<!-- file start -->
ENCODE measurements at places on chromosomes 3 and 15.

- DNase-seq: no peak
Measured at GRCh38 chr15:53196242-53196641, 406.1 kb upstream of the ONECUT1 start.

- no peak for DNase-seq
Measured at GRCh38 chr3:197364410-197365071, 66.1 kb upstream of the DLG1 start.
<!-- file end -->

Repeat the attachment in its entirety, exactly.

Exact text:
ENCODE measurements at places on chromosomes 3 and 15.

- DNase-seq: no peak
Measured at GRCh38 chr15:53196242-53196641, 406.1 kb upstream of the ONECUT1 start.

- no peak for DNase-seq
Measured at GRCh38 chr3:197364410-197365071, 66.1 kb upstream of the DLG1 start.